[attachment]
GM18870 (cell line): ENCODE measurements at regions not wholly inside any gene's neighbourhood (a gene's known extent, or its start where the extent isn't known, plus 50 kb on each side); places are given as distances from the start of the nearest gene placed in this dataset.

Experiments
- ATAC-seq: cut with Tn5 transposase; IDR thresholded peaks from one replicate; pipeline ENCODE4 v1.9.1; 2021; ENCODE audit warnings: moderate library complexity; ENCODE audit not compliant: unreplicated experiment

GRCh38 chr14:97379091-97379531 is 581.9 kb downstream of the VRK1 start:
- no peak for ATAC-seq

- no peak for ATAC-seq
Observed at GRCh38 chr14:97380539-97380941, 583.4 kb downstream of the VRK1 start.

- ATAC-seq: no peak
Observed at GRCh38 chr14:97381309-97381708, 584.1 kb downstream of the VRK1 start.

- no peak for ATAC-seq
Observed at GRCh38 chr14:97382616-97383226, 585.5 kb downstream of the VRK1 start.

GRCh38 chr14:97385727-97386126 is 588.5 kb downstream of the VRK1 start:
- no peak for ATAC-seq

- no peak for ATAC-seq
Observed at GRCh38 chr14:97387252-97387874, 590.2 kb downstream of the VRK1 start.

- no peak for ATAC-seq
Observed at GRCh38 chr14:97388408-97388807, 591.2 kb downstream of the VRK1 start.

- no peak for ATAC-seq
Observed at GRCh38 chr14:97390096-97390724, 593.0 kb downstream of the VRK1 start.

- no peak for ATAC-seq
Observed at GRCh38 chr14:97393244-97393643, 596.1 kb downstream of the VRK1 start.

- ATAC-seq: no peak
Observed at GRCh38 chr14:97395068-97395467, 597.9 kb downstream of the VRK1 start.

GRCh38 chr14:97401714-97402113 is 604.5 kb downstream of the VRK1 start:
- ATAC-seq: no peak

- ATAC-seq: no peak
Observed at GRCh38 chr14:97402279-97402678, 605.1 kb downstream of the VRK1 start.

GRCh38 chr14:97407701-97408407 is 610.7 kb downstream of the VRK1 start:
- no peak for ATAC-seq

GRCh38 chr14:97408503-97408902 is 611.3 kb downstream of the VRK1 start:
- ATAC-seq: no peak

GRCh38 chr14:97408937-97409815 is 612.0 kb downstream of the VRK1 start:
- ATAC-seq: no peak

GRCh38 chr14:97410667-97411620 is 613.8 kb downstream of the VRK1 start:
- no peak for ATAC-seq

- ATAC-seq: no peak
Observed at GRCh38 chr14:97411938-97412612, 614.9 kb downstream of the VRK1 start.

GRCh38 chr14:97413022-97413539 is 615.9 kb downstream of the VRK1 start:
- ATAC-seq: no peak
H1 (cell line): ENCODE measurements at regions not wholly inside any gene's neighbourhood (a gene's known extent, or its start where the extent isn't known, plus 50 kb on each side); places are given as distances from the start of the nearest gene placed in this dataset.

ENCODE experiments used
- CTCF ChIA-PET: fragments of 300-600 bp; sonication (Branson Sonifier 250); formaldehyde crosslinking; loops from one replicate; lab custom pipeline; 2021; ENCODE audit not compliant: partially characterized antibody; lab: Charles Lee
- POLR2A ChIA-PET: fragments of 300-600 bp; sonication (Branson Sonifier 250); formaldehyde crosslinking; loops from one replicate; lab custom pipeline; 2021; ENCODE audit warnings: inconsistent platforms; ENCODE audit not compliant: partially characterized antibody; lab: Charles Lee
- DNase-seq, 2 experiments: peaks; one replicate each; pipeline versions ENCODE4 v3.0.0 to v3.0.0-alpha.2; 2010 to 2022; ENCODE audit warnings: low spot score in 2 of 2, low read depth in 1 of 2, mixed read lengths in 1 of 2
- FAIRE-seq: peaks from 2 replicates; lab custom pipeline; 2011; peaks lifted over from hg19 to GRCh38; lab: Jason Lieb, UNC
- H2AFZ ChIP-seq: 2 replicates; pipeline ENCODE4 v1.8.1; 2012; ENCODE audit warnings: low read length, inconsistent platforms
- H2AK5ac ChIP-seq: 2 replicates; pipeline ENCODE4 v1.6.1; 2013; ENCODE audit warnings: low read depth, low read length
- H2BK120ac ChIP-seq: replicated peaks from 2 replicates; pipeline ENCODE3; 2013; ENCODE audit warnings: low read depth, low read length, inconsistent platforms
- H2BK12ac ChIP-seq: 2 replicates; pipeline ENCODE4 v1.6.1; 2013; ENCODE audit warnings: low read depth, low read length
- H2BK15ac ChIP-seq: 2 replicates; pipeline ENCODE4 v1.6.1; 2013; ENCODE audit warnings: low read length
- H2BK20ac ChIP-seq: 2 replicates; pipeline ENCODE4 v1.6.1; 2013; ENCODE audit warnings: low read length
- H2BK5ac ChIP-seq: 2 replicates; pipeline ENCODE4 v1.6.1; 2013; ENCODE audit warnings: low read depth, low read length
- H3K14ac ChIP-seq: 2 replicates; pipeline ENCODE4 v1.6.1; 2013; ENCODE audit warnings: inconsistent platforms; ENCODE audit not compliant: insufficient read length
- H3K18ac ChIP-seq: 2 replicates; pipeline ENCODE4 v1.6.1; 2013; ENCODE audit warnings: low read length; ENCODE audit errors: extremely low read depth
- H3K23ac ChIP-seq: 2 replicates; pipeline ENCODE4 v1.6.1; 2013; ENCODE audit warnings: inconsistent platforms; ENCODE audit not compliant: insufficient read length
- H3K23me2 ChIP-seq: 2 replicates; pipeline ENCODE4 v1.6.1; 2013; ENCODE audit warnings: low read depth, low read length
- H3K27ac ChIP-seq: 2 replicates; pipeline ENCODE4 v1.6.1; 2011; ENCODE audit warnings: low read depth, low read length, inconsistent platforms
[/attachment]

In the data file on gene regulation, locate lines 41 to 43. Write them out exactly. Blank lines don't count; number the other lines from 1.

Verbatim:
ENCODE experiments used
- CTCF ChIA-PET: fragments of 300-600 bp; sonication (Branson Sonifier 250); formaldehyde crosslinking; loops from one replicate; lab custom pipeline; 2021; ENCODE audit not compliant: partially characterized antibody; lab: Charles Lee
- POLR2A ChIA-PET: fragments of 300-600 bp; sonication (Branson Sonifier 250); formaldehyde crosslinking; loops from one replicate; lab custom pipeline; 2021; ENCODE audit warnings: inconsistent platforms; ENCODE audit not compliant: partially characterized antibody; lab: Charles Lee